Preparing the implementation of the Treaty of Lisbon, in case it enters into force, is going to be a real test for the vaunted openness of the Swedish Presidency of the Council of the European Union.
There are important new posts to fill: the President of the European Council, the High Representative of the EU for foreign affairs and security policy (and Vice-President of the Commission) and the Secretary-General of the Council. In addition, the next President of the Commission needs to be nominated officially, as well as the members of the European Commission.
(The European Parliament seems to have decided on its Presidents for the next five years without bothering with public discussion of engaging the EU citizens.)
In addition to the candidacies and nominations, decisions are needed on the tasks and benefits of the new offices. Preparation is needed for implementing decisions, including new or adapted Rules of Procedure for the Council.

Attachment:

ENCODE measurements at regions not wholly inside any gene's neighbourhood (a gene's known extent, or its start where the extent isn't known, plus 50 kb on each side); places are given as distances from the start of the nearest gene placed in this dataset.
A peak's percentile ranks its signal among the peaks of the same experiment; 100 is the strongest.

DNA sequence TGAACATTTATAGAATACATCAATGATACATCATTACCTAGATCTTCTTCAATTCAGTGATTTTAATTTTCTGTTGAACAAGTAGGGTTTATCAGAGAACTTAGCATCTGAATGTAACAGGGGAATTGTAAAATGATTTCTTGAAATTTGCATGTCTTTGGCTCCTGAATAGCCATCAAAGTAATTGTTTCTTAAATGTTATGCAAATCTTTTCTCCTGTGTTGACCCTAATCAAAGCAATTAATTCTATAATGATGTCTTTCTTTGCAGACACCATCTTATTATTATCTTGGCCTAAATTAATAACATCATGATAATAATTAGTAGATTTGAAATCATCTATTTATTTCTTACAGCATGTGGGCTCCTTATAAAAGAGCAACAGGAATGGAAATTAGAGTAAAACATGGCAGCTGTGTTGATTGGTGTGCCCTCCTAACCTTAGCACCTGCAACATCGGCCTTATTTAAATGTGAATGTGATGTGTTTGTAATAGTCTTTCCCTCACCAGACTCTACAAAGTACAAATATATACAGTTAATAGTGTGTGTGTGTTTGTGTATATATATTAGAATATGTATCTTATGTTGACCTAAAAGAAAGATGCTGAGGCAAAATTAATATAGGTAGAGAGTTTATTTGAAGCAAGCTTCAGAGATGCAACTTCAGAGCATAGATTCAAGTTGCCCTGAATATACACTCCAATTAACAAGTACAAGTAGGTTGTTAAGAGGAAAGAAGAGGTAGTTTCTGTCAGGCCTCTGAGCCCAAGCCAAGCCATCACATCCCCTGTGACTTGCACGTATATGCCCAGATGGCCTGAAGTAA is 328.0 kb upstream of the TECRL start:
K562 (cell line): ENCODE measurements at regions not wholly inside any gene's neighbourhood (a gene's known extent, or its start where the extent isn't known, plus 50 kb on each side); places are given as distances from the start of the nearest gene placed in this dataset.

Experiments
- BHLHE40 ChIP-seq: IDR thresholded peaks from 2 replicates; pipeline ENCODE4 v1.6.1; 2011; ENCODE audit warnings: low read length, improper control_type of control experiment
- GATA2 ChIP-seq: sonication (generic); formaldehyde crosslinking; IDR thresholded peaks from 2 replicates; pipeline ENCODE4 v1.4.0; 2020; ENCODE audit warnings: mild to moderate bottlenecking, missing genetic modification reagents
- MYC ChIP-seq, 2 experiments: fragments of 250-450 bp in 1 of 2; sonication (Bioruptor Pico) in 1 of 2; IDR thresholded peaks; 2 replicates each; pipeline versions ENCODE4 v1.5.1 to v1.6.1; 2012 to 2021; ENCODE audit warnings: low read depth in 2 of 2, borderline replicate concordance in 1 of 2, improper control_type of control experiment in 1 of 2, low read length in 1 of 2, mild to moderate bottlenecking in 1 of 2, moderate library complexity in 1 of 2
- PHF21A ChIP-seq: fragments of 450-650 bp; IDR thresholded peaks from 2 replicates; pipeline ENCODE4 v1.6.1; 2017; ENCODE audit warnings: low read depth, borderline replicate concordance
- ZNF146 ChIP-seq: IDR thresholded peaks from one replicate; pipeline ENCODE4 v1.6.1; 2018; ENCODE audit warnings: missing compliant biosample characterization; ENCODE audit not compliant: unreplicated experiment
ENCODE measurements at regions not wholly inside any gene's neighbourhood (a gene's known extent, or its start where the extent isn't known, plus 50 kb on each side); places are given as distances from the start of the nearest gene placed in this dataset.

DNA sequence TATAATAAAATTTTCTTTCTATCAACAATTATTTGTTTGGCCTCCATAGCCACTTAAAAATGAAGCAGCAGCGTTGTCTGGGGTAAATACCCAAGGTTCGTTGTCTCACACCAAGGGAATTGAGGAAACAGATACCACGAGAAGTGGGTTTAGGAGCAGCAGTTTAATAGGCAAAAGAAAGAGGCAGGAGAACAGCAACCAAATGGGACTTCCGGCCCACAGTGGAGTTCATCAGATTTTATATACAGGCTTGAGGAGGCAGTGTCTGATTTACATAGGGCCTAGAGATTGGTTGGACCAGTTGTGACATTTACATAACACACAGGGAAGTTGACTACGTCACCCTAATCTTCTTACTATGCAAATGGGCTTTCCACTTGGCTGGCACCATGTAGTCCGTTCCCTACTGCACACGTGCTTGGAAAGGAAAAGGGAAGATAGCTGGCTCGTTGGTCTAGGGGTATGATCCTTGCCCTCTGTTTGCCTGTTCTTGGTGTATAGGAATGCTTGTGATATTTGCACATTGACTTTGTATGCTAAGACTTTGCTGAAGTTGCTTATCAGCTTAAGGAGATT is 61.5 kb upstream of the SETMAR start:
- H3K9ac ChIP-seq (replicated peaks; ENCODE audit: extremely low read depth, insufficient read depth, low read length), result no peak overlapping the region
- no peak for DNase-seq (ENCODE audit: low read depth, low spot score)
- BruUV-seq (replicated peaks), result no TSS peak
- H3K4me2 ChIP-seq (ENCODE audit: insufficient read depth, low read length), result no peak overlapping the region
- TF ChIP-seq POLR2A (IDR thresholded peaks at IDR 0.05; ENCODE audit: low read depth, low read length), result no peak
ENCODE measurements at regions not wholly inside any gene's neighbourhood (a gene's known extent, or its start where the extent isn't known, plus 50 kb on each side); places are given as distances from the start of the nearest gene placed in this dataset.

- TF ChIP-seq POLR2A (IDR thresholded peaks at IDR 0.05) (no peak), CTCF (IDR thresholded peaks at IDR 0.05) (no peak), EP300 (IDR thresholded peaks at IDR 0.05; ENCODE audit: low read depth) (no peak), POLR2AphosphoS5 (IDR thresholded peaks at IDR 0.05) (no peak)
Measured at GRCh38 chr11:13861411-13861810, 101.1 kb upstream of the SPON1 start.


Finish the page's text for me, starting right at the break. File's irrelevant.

With the exception of a few ‘ad hoc’ decisions by the European Council on the implementation of the Lisbon Treaty (Irish guarantees, composition of the European Parliament etc.) no progress report has surfaced since the Slovenian Council Presidency and no proposals have been tabled for public discussion.
There have been no open nominations of candidates for the new top jobs and consequently no real public discussion about their merits (only speculation fueled by leaks).
The Government of Sweden has a golden opportunity to open up the procedures to the public and to engage in real discussion about the coming proposals, breaking with the catastrophic habit of stitch-ups behind closed doors.
The citizens of the European Union have a right to expect something better than the old ways from the Swedish Council Presidency, which already has managed to produce the best Presidency website in EU history.